That is a striking expression, so striking that some copyists and editors and commentators have tried to change it. That’s unfortunate. The phrase, “God’s blood,” reminds us that when God became man, He did not stop being God. As the God-Man He is not two persons but one person. What the Man did God was doing. What belongs to the Man belongs to God. When Jesus’ blood was shed, God’s blood was shed. When God bought the Church, He did it with His own blood.

The savage wolves of whom Paul speaks are false prophets of the same kind Jesus warns about in Matthew 7:15: “Watch out for false prophets. They come to you in sheep’s clothing, but inwardly they are ferocious wolves.” No church anywhere at anytime can be complacent about the possibility of false teachers. Wolves kill sheep. False teachers kill souls. That is why we take our doctrine and practices so seriously. Though some misunderstand it as mean-spirited or intolerant or arrogant, it is actually most loving—a matter of eternal life and death.

False prophets generally do not come from outside but arise from within. They do not oppose the truth in a straightforward way and say that it is false. Rather, they distort it. They use the right words but twist and pervert them. Such lies and distortions must be opposed and exposed with the truth of God’s Word.

Who can keep the pastors faithful in their work and protect the Church from the savage wolves? Only God. How will God do that? Through the message of God’s grace in Jesus Christ. The Word proclaims God’s grace, imparts God’s grace, and keeps us in God’s grace. That Word will make us grow to Christian maturity and gives us a share of the blessings that God has for His saints.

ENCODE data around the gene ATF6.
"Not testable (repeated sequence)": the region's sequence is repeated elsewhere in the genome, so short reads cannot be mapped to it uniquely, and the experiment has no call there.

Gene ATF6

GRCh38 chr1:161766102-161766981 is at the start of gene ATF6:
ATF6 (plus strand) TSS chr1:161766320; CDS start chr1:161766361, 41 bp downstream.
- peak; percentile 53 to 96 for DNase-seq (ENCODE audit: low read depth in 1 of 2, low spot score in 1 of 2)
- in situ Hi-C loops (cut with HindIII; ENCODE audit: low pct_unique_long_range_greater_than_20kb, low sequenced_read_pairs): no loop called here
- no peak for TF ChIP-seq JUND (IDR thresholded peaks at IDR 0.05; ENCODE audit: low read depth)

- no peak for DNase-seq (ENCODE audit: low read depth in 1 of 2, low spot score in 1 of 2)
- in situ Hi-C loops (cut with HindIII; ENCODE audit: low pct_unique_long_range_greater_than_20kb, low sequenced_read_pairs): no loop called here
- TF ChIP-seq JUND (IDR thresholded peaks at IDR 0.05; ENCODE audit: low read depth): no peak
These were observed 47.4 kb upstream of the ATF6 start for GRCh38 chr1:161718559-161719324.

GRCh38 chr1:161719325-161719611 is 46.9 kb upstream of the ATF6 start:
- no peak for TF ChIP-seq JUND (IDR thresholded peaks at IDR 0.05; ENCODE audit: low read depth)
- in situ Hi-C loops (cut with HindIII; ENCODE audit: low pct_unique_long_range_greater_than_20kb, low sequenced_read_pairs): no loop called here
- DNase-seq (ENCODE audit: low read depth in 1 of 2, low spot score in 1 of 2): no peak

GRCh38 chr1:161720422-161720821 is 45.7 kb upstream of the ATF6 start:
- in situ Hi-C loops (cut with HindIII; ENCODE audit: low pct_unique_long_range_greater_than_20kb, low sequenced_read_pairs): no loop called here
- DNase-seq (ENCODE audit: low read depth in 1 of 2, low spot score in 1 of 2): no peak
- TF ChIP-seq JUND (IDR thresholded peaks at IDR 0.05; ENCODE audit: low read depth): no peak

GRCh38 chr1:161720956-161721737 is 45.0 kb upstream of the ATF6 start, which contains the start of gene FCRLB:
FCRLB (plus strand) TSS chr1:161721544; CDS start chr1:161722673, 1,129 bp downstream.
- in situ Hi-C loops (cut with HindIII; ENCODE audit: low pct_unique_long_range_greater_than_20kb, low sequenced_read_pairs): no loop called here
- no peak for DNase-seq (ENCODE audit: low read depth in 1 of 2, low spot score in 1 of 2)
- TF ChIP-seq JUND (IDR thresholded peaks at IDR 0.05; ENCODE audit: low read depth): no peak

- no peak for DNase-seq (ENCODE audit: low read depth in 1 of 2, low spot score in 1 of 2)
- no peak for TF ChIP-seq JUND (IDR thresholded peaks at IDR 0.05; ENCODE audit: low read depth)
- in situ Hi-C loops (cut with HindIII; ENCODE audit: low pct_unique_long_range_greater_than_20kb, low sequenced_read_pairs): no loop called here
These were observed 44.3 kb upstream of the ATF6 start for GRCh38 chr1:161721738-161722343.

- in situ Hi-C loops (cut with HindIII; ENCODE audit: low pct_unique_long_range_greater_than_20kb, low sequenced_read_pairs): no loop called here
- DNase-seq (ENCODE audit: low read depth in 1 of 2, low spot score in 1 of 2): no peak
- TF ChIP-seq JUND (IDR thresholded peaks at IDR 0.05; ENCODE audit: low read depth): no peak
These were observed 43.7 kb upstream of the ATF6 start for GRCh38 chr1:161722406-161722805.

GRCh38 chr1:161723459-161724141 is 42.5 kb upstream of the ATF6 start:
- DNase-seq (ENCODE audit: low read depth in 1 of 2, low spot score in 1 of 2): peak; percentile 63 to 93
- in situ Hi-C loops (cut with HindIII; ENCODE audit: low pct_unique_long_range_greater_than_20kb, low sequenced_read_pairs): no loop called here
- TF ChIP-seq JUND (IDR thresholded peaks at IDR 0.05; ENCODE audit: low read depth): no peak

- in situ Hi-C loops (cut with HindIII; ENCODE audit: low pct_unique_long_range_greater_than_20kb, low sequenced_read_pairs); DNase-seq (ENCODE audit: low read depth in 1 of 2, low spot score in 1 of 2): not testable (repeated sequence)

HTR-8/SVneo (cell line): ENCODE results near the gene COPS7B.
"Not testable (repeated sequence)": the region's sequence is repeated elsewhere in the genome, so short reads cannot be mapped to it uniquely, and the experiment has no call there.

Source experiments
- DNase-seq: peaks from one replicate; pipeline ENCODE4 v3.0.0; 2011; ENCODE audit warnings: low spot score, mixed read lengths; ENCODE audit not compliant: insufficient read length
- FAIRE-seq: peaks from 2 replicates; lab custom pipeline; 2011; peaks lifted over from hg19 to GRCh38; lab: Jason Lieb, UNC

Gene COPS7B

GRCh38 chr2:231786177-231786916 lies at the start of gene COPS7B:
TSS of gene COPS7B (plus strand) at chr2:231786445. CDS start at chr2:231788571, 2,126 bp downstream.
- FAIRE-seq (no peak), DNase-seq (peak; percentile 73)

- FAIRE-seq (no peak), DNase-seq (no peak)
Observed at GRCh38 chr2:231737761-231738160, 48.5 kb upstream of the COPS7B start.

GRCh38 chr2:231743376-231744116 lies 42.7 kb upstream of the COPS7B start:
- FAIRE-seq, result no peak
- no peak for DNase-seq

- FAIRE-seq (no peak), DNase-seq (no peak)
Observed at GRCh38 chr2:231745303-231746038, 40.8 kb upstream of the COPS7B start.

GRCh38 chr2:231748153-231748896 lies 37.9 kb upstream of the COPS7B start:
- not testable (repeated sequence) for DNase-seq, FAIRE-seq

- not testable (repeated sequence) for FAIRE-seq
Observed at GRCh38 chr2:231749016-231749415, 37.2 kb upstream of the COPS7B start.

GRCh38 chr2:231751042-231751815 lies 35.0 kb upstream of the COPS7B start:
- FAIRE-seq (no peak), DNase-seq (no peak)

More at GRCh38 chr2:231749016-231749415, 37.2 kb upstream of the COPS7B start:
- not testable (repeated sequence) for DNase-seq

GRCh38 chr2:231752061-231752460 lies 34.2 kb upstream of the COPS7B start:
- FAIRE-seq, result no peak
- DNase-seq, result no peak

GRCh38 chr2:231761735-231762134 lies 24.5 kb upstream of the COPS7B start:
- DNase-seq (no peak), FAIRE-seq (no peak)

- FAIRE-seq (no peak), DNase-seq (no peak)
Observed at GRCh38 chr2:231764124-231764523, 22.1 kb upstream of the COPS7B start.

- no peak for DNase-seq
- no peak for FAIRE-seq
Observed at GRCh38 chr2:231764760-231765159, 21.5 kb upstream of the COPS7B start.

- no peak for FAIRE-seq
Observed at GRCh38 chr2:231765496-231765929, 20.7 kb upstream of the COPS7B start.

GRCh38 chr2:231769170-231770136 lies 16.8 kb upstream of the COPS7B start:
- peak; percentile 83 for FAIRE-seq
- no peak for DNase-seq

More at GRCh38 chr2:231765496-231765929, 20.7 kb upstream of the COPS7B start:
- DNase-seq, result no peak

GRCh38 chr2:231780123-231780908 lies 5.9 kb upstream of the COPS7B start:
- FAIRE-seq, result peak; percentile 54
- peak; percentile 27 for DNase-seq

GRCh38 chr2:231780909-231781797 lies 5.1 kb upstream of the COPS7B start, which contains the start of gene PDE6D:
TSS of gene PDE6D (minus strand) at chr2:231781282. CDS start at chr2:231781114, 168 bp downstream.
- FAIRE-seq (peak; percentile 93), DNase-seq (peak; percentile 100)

Paul knows that he will not always be there to help the Ephesians, but God with His Word will help them as He has even while Paul is there building them up in the eternal inheritance the Lord Jesus has prepared for them by His holy, precious blood and His innocent suffering and death. So He does today in God’s Word written through the prophets and Christ’s apostles and spoken by His undershepherds, His called and ordained servants. Listen to Him!

In our Gospel, Jesus tells us, “My sheep hear My voice, and I know them, and they follow Me.” Then He promises: “I give them eternal life, and they will never perish, and no one will snatch them out of My hand.” In Revelation, St. John gives us a sneak peek at the eternal life in the new heaven and earth where the Lamb will be the Shepherd forever.

The people in the great crowd which John sees before the throne of God in heaven are coming out of “the great tribulation.” That crowd represents the whole Church as if it is already triumphant, as if it is already complete, as it will be at the resurrection at the End.

The crowd of saints comes out of the great tribulation victorious because they have “washed their robes and made them white in the blood of the Lamb.” Because of the redeeming death of Jesus Christ, the crowd of people stands pure and holy in the presence of God. With sins forgiven by the blood of Christ, and covered now with the righteousness of the Lamb, they share in the victory of the Lamb before the heavenly Father. They stand before the throne of God and “worship Him day and night” (Revelation 7:15).